A recent article in the Sydney Morning Herald suggests that Henry Gifford’s class action suit against USGBC has resonated not only domestically, but across global real estate markets as well.

Consider the following: while visiting Melbourne to observe green Australian commercial office buildings, Roderic Bunn, the principal consultant at Britain’s Building Services Research and Information Association said that “[w]e are piling often unmanageable complexity into these buildings, so the consequence is unmanageable complexity. It’s the enemy of good performance.” Although Bunn stated that he was “not saying it [a lawsuit] will happen [in Australia] or in the UK,” he did affirm his belief that “Australian commercial and public sector buildings are suffering the same problems as those in Britain.”

Pointing specifically to Henry Gifford’s lawsuit against the USGBC currently pending in the Southern District of New York, Bunn went on to say that “[p]roperty organizations have accused the [USGBC] of selling green certification. Some people are waking up to the fact they believe they have been mis-sold a rating system that guarantees performance, and the construction industry hasn’t been quick to disabuse them of that notion.”

In addition to its referencing the Gifford litigation, I think the article is important to note because it highlights many of the same building performance issues that have plagued green buildings here in the U.S., as well as the operational issues that green lease provisions are designed to address. For example, Bunn observes that:

  • “We have been seduced by the often false promises of new technologies. A building can be mounted with wind turbines and photovoltaics, but they don’t contribute nearly as much as designers think they do because they haven’t driven down the energy requirement to begin with. We tend to glue these things on to the outside of buildings before we actually have reduced the loads of the building as far as we can go. The mantra should be ‘half the loads, double the efficiencies. Halve the carbon in the fuel supply before we go anywhere near on-site renewables. They are often expensive, small, very complex, and maintenance hungry, and the maintainability of these things is rarely taken into account.”
  • “The construction industry is very good at designing dreams but crafting nightmares – and it’s the managers who inherit the nightmares. We can’t afford to have a sustainable building not delivering what they are supposed to deliver.”

Bunn served for 16 years as editor of the Building Sciences Journal, which is the official journal of the Chartered Institute of Building Services Engineers, and has received numerous government grants to study building performance in the United Kingdom. Uniformly, according to Bunn, those studies found that “energy consumption was far too high, systems were not finished off properly, no one knew how to use them, and they were misfiring on a whole range of criteria.”

Some of the solutions which Bunn suggested to the Sydney Morning Herald include requiring the project team to remain engaged with the building for a period of time after construction is complete to get it “as close to the design targets as they can get. Finish it off properly, follow through. Builders should be appointed on the basis they will stay engaged for a significant period after occupation to fine tune and perform, monitor the energy use to optimum satisfaction.” Of course, in the U.S. construction industry, this rarely happens; the project team wants to get off the job as quickly as possible, and for the owner to keep it engaged for any additional period of time costs money.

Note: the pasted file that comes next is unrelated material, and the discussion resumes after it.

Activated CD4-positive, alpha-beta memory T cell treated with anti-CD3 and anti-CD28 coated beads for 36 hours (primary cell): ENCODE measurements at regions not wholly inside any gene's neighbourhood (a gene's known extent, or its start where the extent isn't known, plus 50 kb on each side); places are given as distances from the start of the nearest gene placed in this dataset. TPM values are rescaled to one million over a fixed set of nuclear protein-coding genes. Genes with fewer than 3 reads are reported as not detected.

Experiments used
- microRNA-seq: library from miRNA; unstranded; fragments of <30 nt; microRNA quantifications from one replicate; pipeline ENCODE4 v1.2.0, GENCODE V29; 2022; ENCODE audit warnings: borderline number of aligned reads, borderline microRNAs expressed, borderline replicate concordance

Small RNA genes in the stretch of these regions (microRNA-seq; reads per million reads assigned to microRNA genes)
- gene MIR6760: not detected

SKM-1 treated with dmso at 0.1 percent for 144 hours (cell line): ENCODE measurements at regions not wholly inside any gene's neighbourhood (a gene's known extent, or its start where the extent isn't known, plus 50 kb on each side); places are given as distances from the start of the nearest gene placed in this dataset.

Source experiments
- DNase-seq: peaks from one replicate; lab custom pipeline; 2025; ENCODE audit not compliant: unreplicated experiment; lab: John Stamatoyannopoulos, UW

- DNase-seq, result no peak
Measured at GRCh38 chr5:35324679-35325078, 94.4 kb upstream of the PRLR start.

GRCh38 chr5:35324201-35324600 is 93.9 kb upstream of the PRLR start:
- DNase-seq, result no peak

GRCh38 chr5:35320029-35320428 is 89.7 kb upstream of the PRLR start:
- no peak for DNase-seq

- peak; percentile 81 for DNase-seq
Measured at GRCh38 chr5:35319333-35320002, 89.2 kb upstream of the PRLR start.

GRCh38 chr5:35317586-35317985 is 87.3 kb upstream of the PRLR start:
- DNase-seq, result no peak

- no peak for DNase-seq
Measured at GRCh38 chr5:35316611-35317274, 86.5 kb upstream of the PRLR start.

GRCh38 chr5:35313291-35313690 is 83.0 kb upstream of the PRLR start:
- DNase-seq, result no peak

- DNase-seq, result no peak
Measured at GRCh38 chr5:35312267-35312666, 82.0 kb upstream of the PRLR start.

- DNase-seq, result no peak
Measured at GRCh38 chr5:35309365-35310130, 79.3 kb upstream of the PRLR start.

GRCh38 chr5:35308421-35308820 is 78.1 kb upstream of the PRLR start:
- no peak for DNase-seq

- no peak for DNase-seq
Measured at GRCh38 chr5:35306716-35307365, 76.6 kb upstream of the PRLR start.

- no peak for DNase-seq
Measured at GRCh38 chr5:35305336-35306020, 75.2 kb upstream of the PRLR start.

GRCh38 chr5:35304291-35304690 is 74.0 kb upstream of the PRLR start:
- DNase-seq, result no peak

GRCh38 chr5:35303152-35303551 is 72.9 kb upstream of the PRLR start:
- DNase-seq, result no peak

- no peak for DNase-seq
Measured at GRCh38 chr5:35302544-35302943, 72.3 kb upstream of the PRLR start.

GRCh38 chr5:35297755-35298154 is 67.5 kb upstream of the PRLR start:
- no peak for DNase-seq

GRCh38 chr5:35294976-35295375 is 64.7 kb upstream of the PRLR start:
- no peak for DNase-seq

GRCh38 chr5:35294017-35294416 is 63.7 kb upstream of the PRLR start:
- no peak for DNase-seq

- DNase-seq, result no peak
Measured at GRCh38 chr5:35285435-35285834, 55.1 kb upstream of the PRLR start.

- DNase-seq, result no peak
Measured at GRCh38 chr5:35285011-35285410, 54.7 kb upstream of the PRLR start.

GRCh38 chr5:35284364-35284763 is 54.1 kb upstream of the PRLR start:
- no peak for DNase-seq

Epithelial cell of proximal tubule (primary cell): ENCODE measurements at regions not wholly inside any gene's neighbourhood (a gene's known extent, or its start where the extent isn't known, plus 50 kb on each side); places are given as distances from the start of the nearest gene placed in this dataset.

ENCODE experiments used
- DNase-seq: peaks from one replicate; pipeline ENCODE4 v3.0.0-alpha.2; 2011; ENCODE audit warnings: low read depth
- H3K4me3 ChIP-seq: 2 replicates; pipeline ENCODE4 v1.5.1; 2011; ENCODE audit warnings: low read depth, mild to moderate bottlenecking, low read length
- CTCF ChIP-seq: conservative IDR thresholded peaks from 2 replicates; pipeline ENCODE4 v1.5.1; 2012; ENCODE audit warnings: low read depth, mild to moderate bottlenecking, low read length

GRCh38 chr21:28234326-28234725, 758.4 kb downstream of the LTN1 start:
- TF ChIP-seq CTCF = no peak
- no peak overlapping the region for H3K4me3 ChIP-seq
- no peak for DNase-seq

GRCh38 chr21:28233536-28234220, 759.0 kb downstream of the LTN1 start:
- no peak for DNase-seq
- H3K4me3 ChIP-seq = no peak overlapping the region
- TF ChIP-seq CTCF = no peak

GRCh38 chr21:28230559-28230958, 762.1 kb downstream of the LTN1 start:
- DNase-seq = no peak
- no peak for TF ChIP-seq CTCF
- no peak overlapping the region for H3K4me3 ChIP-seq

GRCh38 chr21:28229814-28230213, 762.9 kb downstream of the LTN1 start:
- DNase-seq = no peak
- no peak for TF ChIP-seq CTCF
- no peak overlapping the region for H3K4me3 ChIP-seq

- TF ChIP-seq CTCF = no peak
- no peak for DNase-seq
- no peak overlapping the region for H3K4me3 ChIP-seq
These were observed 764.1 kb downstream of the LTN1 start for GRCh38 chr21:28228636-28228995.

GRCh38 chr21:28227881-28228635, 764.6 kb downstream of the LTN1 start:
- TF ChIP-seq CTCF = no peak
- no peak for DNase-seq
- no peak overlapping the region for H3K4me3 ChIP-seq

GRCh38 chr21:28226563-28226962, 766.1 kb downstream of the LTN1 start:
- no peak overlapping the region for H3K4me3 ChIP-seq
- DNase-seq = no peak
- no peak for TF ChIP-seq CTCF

Although addressing the gaps between green design, construction, and operations will continue to be a major challenge in 2011, I think it’s clear that the Gifford litigation is playing a major role in raising awareness about those gaps and increasing the level of conversation about the types of measures that can improve it. Indeed, Bunn also identified the new building performance reporting requirements in Australia for office buildings as potentially closing the gap between design and operations and allowing future green building projects to more meaningfully address it; as you may recall, as of November 1, Australia requires landlords to disclose the energy efficiency of their office buildings when they either sell or lease space that is larger than 21,530 square feet (2,000 square meters). (Ratings are based on the National Australian Built Environment Rating System (“NABERS”), which is on a scale of 1 to 5 stars, and Australia’s current median market performance stands at 2.5 stars). I think this is also important to note because, in the aftermath of the 2010 USGBC Legal Forum at Greenbuild, we pointed to building performance reporting requirements as a trend that will likely increase in 2011.

Finally, I thought Bunn’s remarks were also timely given the recent release of the International Green Construction Code for a second round of public comments in light of the types of green building practices that could soon become mandatory as part of building codes throughout the U.S. We’ll have more thoughts on the IGCC and what it means for the future of local-level green building programs in an upcoming article here at GRELJ.